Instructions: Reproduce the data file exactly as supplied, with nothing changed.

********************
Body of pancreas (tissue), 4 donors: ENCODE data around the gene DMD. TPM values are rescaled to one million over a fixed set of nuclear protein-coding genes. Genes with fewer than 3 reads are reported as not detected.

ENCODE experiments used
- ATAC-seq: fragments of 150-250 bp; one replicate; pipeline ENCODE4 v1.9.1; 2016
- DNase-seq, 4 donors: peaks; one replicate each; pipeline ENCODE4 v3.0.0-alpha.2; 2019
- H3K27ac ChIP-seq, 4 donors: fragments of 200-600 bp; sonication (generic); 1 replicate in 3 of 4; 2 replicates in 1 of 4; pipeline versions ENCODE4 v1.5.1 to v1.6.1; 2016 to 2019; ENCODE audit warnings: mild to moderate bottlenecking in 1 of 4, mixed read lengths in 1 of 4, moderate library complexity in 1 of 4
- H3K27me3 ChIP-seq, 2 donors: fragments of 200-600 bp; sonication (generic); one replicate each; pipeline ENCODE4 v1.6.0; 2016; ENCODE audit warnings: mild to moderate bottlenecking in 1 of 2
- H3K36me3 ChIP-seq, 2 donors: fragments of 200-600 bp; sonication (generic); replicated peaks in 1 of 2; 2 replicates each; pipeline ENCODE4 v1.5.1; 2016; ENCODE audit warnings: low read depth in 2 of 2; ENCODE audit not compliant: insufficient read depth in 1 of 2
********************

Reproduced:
Body of pancreas (tissue), 4 donors: ENCODE data around the gene DMD. TPM values are rescaled to one million over a fixed set of nuclear protein-coding genes. Genes with fewer than 3 reads are reported as not detected.

ENCODE experiments used
- ATAC-seq: fragments of 150-250 bp; one replicate; pipeline ENCODE4 v1.9.1; 2016
- DNase-seq, 4 donors: peaks; one replicate each; pipeline ENCODE4 v3.0.0-alpha.2; 2019
- H3K27ac ChIP-seq, 4 donors: fragments of 200-600 bp; sonication (generic); 1 replicate in 3 of 4; 2 replicates in 1 of 4; pipeline versions ENCODE4 v1.5.1 to v1.6.1; 2016 to 2019; ENCODE audit warnings: mild to moderate bottlenecking in 1 of 4, mixed read lengths in 1 of 4, moderate library complexity in 1 of 4
- H3K27me3 ChIP-seq, 2 donors: fragments of 200-600 bp; sonication (generic); one replicate each; pipeline ENCODE4 v1.6.0; 2016; ENCODE audit warnings: mild to moderate bottlenecking in 1 of 2
- H3K36me3 ChIP-seq, 2 donors: fragments of 200-600 bp; sonication (generic); replicated peaks in 1 of 2; 2 replicates each; pipeline ENCODE4 v1.5.1; 2016; ENCODE audit warnings: low read depth in 2 of 2; ENCODE audit not compliant: insufficient read depth in 1 of 2